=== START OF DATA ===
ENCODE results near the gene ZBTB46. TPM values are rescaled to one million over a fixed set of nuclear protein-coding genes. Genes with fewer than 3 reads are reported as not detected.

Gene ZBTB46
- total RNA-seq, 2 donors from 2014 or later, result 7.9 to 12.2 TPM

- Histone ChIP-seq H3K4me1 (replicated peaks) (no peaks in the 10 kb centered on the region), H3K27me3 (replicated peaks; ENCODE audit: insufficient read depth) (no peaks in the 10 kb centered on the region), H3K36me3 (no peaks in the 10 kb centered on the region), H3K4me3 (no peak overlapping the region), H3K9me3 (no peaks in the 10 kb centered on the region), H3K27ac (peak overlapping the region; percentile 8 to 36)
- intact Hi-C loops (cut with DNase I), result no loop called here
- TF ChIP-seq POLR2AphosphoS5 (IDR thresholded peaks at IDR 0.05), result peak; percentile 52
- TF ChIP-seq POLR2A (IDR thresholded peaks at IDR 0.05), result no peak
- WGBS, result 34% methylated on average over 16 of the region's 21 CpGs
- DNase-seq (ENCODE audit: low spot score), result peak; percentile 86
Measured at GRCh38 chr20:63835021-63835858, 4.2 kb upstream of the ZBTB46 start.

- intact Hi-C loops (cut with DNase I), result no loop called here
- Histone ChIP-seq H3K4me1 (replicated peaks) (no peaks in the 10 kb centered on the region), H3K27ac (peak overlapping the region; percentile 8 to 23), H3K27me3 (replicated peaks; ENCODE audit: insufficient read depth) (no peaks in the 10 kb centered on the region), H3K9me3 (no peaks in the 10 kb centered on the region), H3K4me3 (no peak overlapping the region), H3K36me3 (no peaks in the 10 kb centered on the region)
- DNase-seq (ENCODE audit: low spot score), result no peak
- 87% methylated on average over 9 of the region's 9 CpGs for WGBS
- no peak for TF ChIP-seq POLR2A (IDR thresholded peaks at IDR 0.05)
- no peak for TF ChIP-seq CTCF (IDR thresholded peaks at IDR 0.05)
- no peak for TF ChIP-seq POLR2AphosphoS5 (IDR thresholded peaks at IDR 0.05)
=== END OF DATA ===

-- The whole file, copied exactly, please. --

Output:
ENCODE results near the gene ZBTB46. TPM values are rescaled to one million over a fixed set of nuclear protein-coding genes. Genes with fewer than 3 reads are reported as not detected.

Gene ZBTB46
- total RNA-seq, 2 donors from 2014 or later, result 7.9 to 12.2 TPM

- Histone ChIP-seq H3K4me1 (replicated peaks) (no peaks in the 10 kb centered on the region), H3K27me3 (replicated peaks; ENCODE audit: insufficient read depth) (no peaks in the 10 kb centered on the region), H3K36me3 (no peaks in the 10 kb centered on the region), H3K4me3 (no peak overlapping the region), H3K9me3 (no peaks in the 10 kb centered on the region), H3K27ac (peak overlapping the region; percentile 8 to 36)
- intact Hi-C loops (cut with DNase I), result no loop called here
- TF ChIP-seq POLR2AphosphoS5 (IDR thresholded peaks at IDR 0.05), result peak; percentile 52
- TF ChIP-seq POLR2A (IDR thresholded peaks at IDR 0.05), result no peak
- WGBS, result 34% methylated on average over 16 of the region's 21 CpGs
- DNase-seq (ENCODE audit: low spot score), result peak; percentile 86
Measured at GRCh38 chr20:63835021-63835858, 4.2 kb upstream of the ZBTB46 start.

- intact Hi-C loops (cut with DNase I), result no loop called here
- Histone ChIP-seq H3K4me1 (replicated peaks) (no peaks in the 10 kb centered on the region), H3K27ac (peak overlapping the region; percentile 8 to 23), H3K27me3 (replicated peaks; ENCODE audit: insufficient read depth) (no peaks in the 10 kb centered on the region), H3K9me3 (no peaks in the 10 kb centered on the region), H3K4me3 (no peak overlapping the region), H3K36me3 (no peaks in the 10 kb centered on the region)
- DNase-seq (ENCODE audit: low spot score), result no peak
- 87% methylated on average over 9 of the region's 9 CpGs for WGBS
- no peak for TF ChIP-seq POLR2A (IDR thresholded peaks at IDR 0.05)
- no peak for TF ChIP-seq CTCF (IDR thresholded peaks at IDR 0.05)
- no peak for TF ChIP-seq POLR2AphosphoS5 (IDR thresholded peaks at IDR 0.05)